As far as security, make sure you take measures to reduce your account from getting hacked.  Make sure passwords include letters, numbers, and a symbol character.  Also, if you access your twitter account from your mobile phone, ensure your phone has a password/lock feature so in case you lose your phone, people do not automatcially get access to your twitter and other accounts.  
A final note to consider- if you are going to mention the organization you work for yet the tweets are not official, consider adding some along the lines of "Tweets are my own/do not represent any org" to at least try and clarify the difference.  Then again, consider if it is worth including your company in your profile if the account is private.
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The President Is A Mediator & Publicly Endorses It

Yes, with the title I deserve to be writing headlines for the NY Post, and no, I am not lying I'm just referring to the President of India.  People on the Greater New York area dispute resolution community listserv recently had a great discussion on the media's lack of knowledge between the difference of mediation and arbitration.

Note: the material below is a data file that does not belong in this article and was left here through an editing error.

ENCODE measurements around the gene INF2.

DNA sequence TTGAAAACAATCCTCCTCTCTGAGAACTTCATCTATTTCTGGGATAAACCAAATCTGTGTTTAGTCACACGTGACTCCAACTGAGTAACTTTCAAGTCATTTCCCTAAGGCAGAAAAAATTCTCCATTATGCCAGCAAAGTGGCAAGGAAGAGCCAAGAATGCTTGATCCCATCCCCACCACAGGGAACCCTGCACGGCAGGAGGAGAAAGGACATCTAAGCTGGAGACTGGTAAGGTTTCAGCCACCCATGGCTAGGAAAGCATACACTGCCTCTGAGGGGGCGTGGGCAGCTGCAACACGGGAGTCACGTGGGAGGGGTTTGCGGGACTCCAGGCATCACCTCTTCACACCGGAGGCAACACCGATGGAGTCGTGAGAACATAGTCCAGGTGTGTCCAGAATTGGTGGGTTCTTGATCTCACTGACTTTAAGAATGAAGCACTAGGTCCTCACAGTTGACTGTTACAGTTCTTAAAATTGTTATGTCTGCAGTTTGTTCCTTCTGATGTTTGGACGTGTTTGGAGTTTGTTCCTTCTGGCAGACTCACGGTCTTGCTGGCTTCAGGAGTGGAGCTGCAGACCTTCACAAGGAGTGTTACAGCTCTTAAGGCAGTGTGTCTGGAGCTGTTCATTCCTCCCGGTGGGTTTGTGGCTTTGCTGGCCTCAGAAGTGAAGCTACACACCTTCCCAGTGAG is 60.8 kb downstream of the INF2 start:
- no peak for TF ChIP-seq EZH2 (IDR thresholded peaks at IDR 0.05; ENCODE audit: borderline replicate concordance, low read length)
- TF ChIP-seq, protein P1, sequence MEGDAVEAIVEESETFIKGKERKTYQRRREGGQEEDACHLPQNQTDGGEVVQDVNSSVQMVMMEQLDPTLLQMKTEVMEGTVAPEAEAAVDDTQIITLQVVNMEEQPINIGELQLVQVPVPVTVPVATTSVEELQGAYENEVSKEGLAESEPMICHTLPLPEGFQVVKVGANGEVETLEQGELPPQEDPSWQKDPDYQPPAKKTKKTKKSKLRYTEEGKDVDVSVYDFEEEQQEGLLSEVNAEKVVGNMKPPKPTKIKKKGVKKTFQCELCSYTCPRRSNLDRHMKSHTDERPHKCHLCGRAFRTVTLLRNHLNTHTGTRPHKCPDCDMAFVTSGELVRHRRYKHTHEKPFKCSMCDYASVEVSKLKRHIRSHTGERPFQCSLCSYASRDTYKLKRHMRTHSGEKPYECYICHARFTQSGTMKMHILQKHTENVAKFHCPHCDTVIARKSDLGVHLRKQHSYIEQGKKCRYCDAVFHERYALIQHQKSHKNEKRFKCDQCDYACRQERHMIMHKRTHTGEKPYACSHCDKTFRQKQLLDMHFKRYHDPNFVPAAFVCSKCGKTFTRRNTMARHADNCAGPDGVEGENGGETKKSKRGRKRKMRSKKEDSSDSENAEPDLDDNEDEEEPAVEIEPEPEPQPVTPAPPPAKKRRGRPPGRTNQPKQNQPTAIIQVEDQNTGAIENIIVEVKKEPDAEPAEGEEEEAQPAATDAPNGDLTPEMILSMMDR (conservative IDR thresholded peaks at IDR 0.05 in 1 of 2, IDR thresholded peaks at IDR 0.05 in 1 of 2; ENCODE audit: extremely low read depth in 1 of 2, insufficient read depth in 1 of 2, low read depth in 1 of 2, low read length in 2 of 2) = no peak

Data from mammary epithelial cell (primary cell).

From that mindset, I thought it is also important to point out when a positive mediation articles comes out too.  Enjoy this snippet with the link to the full article below:

Referring to his own experiences, Mukherjee said that many of the disputes were rooted in communication gaps and were ego-centric. He said that confidentiality and sensitive handling were important to mediation.
"It is my experience that most disputes become difficult to resolve due to either miscommunication or egoism of the individuals involved", Mukherjee said, adding: "Effective communication combined with sensitivity to the concerns of individuals concerned makes resolution of most disputes possible."Having said this, Mukherjee, a mediator, said: "At the very basic level, all that is required is an informal and confidential process and third party assistance that can help negotiate and amicably resolve matters in the common interest."
"It is not about cutting the pie, but making all feel victorious in the process", Mukherjee said.
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The Power Of Body Language

Nonverbal communication, including body language, plays a crucial role curing conflict resolution situations including negotiations and mediation sessions.  Because it occurs primarily subconsciously, people can dismiss it's importance.